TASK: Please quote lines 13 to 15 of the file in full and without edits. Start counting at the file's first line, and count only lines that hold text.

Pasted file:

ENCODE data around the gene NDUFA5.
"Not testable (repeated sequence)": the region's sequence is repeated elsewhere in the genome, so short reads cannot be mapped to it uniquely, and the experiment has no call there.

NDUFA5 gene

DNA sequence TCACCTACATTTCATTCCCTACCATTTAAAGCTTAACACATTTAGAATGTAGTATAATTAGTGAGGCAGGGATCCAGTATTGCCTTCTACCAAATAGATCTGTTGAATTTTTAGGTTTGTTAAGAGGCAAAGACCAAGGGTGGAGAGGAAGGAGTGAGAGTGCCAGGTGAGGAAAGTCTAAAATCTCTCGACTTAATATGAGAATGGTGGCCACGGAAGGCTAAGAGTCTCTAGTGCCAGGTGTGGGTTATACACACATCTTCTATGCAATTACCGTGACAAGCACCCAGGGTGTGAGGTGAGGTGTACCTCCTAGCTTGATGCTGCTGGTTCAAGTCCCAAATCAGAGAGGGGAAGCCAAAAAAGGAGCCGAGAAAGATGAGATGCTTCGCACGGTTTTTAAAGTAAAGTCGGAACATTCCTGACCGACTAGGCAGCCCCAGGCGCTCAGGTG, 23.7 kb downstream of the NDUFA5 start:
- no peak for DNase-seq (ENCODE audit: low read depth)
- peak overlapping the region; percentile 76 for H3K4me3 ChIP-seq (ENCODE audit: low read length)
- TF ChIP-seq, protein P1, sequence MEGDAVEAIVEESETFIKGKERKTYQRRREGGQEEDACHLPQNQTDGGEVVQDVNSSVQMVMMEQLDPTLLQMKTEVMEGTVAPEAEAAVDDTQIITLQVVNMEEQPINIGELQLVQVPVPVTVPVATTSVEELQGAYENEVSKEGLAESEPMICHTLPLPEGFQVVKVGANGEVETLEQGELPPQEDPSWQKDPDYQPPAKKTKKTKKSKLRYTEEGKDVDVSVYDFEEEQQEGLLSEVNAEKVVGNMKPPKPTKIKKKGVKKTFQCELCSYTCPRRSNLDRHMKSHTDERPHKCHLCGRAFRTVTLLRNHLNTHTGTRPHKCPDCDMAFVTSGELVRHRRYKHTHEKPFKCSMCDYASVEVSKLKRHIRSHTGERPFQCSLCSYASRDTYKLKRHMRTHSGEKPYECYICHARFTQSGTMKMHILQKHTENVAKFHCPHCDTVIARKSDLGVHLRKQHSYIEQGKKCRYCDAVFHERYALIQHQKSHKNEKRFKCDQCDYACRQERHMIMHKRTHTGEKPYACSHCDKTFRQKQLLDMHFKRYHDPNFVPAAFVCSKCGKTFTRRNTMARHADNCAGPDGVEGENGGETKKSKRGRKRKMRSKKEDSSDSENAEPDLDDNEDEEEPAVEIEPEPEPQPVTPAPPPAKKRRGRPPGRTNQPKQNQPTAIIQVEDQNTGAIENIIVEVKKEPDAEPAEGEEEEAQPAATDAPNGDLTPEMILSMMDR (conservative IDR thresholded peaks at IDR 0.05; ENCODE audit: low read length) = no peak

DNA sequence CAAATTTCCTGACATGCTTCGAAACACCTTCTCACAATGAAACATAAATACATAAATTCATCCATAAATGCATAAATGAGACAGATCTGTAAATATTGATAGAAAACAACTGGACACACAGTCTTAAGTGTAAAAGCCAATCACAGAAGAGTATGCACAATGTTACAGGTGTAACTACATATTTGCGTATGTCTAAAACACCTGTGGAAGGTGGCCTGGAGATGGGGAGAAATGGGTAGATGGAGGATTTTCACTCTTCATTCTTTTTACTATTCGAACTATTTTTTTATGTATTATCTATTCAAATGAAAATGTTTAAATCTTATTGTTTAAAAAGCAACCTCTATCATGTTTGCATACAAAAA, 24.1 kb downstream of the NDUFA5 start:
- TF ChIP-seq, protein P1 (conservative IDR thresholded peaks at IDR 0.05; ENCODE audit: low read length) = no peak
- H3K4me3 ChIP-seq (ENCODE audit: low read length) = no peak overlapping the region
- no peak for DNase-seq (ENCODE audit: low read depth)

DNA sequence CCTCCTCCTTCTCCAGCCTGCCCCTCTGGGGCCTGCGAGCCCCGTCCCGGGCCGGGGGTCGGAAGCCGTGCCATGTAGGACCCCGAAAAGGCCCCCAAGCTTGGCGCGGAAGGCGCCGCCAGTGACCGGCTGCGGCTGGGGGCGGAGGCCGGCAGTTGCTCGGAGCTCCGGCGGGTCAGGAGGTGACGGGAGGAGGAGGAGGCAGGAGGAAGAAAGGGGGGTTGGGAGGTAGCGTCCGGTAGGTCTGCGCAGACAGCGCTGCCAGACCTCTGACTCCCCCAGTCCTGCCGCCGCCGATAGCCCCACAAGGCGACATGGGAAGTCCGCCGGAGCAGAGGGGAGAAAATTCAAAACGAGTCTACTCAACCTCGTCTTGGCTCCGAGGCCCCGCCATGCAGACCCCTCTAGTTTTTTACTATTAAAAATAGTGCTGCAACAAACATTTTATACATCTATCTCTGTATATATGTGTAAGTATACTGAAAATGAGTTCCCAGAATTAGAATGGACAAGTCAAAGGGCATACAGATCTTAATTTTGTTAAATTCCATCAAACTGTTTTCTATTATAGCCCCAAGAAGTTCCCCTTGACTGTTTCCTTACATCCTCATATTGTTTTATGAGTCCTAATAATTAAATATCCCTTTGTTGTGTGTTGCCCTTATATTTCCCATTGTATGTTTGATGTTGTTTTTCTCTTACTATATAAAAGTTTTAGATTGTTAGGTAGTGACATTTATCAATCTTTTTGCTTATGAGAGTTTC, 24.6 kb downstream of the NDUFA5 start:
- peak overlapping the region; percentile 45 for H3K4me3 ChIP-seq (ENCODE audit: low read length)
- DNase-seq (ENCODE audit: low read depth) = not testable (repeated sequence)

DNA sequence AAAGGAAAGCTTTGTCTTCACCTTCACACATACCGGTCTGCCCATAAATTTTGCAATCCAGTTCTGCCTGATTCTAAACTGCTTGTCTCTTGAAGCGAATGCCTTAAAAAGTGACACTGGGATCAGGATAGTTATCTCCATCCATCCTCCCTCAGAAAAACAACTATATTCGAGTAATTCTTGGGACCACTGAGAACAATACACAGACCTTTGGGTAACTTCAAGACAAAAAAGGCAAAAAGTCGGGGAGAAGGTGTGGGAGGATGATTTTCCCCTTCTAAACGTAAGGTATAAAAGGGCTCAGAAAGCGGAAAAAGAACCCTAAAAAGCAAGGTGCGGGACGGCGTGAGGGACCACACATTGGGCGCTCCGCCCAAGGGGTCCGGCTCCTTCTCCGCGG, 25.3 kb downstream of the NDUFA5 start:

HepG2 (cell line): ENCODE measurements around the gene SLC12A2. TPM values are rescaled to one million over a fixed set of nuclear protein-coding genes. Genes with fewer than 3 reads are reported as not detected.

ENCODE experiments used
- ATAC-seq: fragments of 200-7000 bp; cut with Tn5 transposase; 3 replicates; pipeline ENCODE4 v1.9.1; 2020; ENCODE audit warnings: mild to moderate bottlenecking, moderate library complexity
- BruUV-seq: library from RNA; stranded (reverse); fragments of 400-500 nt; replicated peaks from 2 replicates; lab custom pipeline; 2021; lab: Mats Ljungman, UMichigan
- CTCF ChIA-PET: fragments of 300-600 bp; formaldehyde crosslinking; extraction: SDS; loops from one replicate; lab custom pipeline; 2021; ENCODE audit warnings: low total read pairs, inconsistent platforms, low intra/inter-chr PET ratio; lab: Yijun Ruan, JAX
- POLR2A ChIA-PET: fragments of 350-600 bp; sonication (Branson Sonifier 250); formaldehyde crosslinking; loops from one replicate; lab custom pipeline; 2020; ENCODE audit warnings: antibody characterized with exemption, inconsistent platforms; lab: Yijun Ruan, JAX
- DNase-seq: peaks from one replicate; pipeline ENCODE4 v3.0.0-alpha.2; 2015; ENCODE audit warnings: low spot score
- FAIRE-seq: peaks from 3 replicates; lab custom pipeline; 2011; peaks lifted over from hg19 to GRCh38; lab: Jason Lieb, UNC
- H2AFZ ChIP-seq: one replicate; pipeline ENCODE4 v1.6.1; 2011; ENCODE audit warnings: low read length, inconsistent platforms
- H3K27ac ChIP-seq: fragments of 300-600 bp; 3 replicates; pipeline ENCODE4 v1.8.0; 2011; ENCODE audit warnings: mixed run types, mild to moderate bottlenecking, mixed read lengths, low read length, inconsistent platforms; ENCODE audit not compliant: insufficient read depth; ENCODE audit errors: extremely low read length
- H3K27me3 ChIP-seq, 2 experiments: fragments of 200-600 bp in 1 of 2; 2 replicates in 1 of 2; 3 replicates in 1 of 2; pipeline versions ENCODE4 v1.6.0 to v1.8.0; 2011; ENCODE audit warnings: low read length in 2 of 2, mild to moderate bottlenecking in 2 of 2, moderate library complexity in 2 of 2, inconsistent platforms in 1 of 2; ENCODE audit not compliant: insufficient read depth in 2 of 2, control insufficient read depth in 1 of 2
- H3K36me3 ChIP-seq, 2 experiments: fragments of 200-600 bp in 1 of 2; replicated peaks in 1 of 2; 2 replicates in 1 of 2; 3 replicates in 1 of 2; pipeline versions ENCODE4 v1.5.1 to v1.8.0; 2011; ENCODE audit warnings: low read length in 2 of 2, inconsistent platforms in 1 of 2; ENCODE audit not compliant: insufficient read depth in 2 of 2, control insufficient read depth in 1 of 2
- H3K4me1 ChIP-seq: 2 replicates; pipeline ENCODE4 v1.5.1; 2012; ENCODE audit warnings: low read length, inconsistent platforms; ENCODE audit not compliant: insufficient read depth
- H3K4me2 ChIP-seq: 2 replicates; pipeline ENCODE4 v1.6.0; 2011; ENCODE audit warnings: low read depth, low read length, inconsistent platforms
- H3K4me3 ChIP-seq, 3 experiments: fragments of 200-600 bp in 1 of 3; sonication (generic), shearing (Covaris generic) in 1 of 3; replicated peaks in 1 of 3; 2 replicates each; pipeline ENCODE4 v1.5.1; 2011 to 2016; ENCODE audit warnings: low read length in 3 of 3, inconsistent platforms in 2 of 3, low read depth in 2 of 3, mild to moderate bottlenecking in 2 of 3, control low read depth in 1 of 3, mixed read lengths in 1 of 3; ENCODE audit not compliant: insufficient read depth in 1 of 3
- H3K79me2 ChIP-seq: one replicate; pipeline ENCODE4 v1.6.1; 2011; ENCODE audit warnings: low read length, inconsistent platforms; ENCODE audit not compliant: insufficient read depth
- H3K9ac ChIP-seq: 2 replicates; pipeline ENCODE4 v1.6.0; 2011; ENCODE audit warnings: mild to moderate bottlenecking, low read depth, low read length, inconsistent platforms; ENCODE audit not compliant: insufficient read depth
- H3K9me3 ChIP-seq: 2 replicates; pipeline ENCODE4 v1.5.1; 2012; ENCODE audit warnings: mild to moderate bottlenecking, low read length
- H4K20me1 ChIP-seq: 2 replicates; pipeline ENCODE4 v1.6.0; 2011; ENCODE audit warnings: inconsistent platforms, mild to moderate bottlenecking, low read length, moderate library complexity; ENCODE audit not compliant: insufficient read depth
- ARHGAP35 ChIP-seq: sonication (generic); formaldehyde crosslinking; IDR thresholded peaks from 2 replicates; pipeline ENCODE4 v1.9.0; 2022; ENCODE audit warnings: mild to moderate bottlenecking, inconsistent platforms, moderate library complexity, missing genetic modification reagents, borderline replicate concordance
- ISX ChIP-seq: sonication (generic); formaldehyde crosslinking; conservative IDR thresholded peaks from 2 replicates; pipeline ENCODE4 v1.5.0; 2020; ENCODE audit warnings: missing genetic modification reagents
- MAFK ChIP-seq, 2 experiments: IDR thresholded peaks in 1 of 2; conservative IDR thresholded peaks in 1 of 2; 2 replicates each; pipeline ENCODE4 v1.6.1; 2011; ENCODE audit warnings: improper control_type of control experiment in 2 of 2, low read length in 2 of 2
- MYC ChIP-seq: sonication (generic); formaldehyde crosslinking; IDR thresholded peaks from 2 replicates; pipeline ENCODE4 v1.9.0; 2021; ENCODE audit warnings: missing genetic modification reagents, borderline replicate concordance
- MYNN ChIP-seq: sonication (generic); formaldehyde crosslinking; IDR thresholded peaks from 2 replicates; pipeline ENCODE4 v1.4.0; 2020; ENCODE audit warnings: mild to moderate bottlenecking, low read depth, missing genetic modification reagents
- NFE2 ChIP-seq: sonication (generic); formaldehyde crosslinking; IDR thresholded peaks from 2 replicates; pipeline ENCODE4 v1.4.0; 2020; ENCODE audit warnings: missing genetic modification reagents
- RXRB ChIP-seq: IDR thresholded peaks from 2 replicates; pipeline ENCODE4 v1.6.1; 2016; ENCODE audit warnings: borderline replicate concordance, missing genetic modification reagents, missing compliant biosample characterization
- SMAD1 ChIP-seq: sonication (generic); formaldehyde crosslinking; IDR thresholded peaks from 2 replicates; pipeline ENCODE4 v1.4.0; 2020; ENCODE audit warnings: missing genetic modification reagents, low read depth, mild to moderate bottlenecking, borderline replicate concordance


- peak overlapping the region; percentile 45 for H3K4me3 ChIP-seq (ENCODE audit: low read length)
- DNase-seq (ENCODE audit: low read depth) = not testable (repeated sequence)

DNA sequence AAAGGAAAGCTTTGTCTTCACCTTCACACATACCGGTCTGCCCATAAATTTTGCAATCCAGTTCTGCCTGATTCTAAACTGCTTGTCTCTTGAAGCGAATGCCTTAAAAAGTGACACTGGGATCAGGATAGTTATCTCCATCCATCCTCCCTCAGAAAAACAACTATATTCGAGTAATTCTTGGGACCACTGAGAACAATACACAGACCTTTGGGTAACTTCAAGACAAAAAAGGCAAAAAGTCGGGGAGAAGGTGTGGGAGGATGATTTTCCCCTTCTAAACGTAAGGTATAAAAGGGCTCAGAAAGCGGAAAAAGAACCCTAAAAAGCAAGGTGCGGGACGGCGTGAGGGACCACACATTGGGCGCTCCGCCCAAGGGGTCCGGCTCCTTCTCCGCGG, 25.3 kb downstream of the NDUFA5 start: